Tim Vickery’s Notes from South America
The season starts today for Rio giants Flamengo, who assemble today for pre-season training ahead of a year when the pressure is on to win the Libertadores Cup or the Brazilian Championship. The club have spent a few years working hard to balance the books, and with the finances in order the fans are impatient for some serious silverware.
But the project may well go off the rails on day one. The focus on this first day of the working year will not be on the players, but on Colombian coach Reinaldo Rueda.
After winning the 2016 Libertadores in fine style with Atletico Nacional of Medellin, Flamengo brought him south in August of last year. Effectively they were giving priority to 2018. It would inevitably take a few months for Rueda to learn about his new environment. In the end he took them to two finals – in the domestic cup and the Copa Sudamericana. Both were lost, but at least the coach had a long look at the players available to him and the standard of the opposition. Bedded in, there would be no falling at the last fence in 2018.
But then Chile came knocking at the door. The reigning champions of South America failed to qualify for this year’s World Cup. Their golden generation, by some distance the most outstanding in the country’s history, is coming to an end. They have identified Reinaldo Rueda as the man to carry them forward, and seem prepared to reward him well for his efforts.
Chile certainly have rational reasons to panic. Outside the big two of Brazil and Argentina, the story of South American national teams is full of peaks and troughs – one generation makes a big impression, but their successors are unable to reproduce anything like the same quality and the team goes through hard times. It happened to Rueda’s own Colombia after the Valderrama generation of the late 80s and early 90s. It is happening to Paraguay at the moment; since giving Spain such a scare in the 2010 World Cup they have not qualified again. And perhaps the most glaring example is that of Peru, who after the Cubillas generation ebbed away in the early 80s have failed to make it to any subsequent World Cups – until this one in Russia, where they edged out Chile to snatch the play-off slot.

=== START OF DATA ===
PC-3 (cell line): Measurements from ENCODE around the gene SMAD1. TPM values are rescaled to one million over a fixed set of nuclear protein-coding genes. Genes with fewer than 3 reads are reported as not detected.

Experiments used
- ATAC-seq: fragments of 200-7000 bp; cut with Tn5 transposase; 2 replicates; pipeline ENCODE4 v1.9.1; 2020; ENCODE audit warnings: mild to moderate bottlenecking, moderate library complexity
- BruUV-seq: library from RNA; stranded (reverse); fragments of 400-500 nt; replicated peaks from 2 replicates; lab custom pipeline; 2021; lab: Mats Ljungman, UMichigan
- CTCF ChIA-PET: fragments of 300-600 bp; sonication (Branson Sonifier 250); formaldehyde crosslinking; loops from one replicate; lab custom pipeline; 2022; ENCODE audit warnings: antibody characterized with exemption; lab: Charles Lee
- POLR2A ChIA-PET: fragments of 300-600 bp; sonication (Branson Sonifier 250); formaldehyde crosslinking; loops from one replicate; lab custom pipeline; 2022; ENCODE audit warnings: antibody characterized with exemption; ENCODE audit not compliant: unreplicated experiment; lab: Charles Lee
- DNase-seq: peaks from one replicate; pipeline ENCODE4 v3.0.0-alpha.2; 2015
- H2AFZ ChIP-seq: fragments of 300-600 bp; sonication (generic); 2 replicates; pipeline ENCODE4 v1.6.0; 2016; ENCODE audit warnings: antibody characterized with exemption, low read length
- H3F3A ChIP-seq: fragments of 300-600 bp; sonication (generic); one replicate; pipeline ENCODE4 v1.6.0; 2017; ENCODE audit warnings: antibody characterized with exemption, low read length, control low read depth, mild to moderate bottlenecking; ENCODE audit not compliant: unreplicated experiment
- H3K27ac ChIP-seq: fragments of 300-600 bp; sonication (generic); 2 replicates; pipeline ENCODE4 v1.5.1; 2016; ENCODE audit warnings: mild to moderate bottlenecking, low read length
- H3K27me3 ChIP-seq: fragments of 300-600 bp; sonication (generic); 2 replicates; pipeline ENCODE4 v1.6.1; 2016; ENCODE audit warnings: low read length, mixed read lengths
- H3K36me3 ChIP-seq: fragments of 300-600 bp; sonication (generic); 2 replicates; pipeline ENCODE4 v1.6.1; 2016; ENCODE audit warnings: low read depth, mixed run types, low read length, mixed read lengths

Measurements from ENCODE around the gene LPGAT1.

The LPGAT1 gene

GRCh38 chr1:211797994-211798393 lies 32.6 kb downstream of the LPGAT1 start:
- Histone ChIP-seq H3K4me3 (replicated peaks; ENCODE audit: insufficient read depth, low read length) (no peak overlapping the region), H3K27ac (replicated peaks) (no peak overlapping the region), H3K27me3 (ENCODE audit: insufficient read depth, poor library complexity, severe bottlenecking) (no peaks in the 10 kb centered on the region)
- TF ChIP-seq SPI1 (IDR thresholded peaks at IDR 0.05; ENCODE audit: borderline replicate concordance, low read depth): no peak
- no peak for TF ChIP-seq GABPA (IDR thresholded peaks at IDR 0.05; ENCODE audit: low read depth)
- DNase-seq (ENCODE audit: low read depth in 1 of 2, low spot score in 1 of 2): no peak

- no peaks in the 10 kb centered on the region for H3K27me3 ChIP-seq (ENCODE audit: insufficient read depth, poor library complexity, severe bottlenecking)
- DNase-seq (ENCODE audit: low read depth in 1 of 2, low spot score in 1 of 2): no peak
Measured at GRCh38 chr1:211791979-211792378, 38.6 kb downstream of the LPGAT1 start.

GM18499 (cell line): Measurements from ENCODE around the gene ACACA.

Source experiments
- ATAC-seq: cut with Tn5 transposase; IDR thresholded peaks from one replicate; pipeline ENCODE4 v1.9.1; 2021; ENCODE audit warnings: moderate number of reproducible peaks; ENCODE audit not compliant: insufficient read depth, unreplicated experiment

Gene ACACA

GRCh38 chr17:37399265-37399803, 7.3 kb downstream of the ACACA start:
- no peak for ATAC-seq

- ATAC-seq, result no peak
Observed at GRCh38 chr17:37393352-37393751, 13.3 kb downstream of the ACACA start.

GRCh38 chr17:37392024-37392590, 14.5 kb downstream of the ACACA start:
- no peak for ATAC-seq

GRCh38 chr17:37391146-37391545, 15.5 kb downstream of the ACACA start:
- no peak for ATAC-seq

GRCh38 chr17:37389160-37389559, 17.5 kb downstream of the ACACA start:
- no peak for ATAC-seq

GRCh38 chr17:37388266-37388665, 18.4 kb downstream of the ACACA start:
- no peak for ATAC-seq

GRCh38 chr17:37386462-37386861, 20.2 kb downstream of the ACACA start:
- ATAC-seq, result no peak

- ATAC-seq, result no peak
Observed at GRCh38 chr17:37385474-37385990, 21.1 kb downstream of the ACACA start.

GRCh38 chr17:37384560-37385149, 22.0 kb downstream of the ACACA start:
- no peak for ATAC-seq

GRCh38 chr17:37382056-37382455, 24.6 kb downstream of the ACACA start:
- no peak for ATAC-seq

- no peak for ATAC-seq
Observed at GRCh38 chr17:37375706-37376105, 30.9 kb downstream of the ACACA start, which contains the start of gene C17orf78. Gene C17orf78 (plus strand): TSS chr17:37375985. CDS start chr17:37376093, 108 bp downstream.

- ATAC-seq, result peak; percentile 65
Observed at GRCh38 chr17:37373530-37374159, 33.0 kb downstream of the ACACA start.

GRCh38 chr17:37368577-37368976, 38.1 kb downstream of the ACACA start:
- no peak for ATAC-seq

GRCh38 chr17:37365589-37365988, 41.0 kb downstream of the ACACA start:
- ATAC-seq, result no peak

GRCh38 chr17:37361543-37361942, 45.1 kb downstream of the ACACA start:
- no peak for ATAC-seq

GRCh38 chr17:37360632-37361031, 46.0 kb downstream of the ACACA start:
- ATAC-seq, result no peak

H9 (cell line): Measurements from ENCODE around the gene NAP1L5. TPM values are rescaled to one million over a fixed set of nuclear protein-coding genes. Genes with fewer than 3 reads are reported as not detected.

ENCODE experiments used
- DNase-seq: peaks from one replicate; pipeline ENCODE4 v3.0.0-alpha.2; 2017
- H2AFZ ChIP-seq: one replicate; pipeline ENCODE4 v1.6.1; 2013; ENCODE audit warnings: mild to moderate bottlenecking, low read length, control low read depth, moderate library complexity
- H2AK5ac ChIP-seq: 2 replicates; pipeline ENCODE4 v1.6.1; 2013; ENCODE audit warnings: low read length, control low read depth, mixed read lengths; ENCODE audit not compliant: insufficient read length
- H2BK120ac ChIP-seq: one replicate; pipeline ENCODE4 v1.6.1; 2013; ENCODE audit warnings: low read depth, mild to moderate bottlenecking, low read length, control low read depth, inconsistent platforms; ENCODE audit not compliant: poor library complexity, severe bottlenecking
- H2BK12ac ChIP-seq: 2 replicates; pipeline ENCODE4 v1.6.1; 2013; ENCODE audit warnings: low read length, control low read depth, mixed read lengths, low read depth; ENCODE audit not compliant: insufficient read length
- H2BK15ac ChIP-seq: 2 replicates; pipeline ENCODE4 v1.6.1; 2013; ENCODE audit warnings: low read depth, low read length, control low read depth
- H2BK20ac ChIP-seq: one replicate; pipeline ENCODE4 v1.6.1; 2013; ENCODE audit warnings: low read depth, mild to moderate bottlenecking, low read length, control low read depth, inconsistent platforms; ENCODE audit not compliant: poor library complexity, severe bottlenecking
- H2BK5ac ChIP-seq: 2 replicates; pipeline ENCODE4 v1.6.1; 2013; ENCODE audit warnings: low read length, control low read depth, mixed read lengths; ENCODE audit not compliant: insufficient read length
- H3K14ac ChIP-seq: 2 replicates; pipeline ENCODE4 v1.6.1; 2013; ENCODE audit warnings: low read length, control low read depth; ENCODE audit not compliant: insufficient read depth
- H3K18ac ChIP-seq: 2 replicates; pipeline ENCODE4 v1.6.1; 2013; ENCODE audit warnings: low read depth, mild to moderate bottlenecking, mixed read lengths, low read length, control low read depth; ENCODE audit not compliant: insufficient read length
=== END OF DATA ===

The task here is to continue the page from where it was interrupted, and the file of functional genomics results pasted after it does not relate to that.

In the end, then, that Confederations Cup final against Germany proved to be a last hurrah for a wonderful Chilean generation, many of whom came through the 2007 Under-20 side.
And therein lies the problem. Chile’s subsequent Under-20 teams have been nowhere near as good. It is arguable that not enough importance has been given to them. Certainly during the successful reign of Jorge Sampaoli in charge of the senior side, there was an alarming lack of integration with the Under-20s. Chile have identified Rueda as the man to put that right.
His qualifications are obvious. Rueda took Ecuador to the last World Cup, and Honduras to the one before that. But he first made his name as a youth development specialist, taking Colombia to the semi finals of the 2003 Under-20 World Cup. He has, then, considerable experience at both ends of the scale.
It is easy to understand why the task is attractive to Rueda. Not only does it match his skill set (and reportedly, pay him very well), it also offers him a level of job security unthinkable in his current employment. With Chile he would be safe at the very least until after the 2019 Copa America in Brazil. With Flamengo, on the other hand, his contract runs until the end of the year – but given the present fever for serious titles, there is not the slightest guarantee that he would last that long.
The Chilean press say that he is likely to be presented as the new national team coach on Thursday. Flamengo, meanwhile, say that they have heard nothing from their coach, who spent the festive season in his native Colombia. Last week club president Eduardo Bandeira said that Rueda was the coach and there was no plan B. In the next couple of days he may have to start working his way down the alphabet.